Wednesday, November 14, 2012

Double Indemnity

"How could I have known that murder can sometimes smell like honeysuckle?"

Keeping with the theme of Noirvember, last week I watched one of the best old school film noirs out there: Double Indemnity. The film was released in 1944, and was directed by Billy Wilder and co-written by crime novelist extraordinaire, Raymond Chandler.

The film stars Frank MacMurray as Walter Neff, an insurance salesman, and Barbara Stanwyck as Phyllis Dietrichson, a housewife who seduces Walter and convinces him to help her kill her rich husband after they've tricked him into buying insurance with a double indemnity clause. "Double indemnity" an actual insurance term that states that the company will pay double the amount in the contract if the person dies by accidental means. Phyllis' plot is to kill off her husband, collect twice the money, and run away with Walter. Or so we think. As the story unfolds we learn that Phyllis is not the oppressed, victimized housewife she claims to be. Instead she the picture of the classic "femme fatale"; beautiful, but a cold manipulator with what seems like sociopathic tendencies. After the deed is done, Walter uncovers Phyllis' secrets and is left to deal with the repercussions of committing murder and getting involved with a dangerous woman.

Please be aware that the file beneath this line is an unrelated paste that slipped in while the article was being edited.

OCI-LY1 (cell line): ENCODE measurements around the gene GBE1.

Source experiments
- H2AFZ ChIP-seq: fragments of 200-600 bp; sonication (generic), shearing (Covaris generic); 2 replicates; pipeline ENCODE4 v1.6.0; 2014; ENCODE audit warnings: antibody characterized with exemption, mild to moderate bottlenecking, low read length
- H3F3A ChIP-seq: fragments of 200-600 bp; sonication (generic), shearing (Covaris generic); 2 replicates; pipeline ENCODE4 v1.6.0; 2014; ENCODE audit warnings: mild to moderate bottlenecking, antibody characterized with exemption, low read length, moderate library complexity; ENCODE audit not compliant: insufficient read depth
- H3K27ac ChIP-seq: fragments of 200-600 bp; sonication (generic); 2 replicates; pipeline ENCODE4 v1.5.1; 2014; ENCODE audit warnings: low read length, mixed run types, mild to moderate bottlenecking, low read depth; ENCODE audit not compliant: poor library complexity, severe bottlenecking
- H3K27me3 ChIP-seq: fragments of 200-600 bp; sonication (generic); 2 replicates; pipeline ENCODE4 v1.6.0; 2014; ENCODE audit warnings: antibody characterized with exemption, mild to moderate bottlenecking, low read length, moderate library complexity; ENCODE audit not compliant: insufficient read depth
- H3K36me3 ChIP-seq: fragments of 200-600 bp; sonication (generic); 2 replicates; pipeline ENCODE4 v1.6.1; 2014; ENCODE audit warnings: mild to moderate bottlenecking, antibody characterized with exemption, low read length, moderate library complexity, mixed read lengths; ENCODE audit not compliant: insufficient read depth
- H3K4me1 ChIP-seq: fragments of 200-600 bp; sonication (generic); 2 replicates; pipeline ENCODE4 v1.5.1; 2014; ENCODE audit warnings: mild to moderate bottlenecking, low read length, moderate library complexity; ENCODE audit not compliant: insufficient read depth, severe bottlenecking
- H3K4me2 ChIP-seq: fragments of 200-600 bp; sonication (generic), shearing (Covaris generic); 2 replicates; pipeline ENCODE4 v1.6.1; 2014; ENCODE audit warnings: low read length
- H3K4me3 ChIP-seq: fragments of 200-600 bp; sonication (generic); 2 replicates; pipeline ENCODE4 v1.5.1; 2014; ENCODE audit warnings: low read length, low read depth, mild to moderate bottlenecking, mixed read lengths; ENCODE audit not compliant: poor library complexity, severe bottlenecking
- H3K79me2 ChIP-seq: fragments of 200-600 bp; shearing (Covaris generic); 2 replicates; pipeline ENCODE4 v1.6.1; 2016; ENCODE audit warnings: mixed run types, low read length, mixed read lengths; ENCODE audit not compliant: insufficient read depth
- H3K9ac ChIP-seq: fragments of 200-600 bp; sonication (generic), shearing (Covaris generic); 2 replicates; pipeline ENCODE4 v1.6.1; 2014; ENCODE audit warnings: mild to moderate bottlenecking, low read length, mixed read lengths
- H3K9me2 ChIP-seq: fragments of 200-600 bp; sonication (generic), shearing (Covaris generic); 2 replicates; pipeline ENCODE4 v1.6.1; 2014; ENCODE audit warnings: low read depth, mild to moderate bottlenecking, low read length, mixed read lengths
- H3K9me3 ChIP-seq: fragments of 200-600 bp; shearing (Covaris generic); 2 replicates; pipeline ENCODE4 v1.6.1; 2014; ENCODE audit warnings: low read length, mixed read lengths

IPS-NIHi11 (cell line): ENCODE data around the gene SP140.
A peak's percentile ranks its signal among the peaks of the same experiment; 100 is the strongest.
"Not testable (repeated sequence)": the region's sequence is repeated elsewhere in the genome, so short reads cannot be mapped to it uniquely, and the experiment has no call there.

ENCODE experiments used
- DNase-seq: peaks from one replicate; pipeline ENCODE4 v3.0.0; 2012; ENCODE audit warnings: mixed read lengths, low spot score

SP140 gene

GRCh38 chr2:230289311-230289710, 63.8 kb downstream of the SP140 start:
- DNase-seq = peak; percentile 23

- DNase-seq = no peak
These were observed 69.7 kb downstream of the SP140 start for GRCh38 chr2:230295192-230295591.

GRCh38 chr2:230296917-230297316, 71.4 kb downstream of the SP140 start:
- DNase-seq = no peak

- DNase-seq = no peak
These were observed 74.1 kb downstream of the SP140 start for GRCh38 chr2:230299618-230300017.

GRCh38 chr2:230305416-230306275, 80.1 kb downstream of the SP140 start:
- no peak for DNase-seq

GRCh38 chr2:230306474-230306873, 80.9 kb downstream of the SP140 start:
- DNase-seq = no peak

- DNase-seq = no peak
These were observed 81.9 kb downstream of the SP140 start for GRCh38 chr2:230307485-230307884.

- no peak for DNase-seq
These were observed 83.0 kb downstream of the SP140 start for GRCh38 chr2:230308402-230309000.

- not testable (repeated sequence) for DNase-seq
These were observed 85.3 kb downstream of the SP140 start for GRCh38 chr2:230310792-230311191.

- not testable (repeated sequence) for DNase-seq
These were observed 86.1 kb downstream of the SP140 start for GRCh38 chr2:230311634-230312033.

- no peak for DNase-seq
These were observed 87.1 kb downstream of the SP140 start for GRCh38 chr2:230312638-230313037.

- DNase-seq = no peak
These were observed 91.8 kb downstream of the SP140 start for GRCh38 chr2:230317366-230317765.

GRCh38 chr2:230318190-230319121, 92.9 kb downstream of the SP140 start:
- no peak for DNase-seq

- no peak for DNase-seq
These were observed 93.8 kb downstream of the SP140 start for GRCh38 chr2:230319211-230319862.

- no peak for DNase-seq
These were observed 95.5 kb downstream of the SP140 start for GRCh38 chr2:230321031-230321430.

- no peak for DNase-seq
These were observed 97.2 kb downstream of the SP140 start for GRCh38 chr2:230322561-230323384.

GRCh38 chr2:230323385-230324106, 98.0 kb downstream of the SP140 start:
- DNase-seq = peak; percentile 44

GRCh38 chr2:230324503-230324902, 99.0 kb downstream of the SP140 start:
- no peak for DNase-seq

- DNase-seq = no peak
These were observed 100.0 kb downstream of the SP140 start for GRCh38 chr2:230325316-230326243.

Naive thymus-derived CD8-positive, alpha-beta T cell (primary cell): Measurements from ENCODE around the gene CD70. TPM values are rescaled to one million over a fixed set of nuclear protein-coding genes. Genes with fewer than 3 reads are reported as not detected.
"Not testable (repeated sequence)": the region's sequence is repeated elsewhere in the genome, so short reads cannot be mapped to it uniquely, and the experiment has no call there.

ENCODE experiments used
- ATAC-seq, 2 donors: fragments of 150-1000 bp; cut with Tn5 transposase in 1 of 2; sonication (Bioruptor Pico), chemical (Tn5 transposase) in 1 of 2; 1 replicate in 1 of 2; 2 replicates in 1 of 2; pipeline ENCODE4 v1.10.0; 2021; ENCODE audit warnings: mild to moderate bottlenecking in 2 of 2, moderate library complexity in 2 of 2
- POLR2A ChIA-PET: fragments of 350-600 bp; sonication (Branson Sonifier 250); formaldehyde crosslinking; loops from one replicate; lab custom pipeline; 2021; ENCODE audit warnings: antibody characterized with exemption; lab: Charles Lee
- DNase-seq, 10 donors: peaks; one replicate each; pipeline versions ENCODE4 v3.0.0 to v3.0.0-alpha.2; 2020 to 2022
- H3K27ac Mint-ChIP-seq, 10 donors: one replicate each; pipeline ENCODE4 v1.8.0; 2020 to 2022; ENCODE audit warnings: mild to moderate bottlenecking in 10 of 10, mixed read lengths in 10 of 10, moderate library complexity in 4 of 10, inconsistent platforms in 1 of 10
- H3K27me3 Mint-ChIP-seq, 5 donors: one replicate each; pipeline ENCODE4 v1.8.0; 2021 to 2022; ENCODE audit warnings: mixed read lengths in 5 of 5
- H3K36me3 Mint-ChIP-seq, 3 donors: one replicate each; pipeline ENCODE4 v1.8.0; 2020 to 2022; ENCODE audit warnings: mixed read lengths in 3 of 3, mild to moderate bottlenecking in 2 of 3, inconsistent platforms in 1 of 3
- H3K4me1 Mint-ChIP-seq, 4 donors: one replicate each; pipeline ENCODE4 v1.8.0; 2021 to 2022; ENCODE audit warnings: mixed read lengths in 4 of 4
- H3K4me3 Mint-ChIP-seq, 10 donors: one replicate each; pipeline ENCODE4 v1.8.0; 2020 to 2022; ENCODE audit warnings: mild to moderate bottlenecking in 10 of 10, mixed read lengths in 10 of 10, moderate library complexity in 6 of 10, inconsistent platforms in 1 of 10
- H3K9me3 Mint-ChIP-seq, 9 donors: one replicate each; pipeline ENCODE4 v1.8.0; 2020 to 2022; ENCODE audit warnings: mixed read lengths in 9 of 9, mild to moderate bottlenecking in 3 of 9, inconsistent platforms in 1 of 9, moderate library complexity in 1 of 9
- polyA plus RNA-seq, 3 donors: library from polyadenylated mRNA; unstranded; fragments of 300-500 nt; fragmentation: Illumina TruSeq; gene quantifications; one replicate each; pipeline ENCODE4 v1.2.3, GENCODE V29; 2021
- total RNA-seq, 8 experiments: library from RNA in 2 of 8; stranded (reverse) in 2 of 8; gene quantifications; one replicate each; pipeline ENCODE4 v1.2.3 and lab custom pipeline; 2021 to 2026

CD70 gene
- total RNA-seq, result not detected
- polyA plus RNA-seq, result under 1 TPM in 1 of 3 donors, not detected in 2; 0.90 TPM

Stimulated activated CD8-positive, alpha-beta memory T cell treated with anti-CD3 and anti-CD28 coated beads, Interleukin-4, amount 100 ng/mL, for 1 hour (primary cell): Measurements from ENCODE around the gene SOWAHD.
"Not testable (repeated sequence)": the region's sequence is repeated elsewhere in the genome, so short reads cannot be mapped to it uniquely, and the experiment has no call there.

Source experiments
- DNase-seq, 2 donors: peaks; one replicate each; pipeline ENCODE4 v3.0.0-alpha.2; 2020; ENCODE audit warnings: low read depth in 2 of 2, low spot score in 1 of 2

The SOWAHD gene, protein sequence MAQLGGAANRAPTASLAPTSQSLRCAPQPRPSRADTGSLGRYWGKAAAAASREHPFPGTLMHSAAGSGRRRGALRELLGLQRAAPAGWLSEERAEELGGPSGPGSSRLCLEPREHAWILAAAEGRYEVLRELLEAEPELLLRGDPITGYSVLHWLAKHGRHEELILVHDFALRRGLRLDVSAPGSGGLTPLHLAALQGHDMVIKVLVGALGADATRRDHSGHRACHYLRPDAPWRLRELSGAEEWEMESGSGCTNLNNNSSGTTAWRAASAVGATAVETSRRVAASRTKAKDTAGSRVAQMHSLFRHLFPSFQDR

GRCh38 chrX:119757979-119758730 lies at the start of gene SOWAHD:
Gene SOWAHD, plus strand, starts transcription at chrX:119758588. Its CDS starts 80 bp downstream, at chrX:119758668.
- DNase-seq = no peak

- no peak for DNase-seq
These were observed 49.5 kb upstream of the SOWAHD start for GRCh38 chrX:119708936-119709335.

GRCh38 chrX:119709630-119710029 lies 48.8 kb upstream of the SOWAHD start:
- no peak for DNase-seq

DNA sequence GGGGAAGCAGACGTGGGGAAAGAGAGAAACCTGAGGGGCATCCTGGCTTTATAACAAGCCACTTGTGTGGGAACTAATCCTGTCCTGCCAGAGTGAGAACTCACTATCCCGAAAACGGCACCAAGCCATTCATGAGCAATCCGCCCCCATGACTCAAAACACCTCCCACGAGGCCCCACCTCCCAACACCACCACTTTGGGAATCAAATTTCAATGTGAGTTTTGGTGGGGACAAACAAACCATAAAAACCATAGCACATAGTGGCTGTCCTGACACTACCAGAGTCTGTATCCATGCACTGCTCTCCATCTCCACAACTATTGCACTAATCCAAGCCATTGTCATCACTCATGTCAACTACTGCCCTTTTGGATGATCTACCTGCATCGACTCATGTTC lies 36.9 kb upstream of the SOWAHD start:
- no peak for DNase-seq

Not only is the story engaging and the acting spot-on, but the cinematography is another amazing aspect of this film. Every shot is so meaningful and carefully composed, and the lighting is fantastic. Los Angeles serves as the perfect setting as well; picturesque and slightly sinister at the same time, like the classic myth of the "Hollywood dream." I really enjoyed this film, and I understand how it is still regarded as the quintessential film noir.

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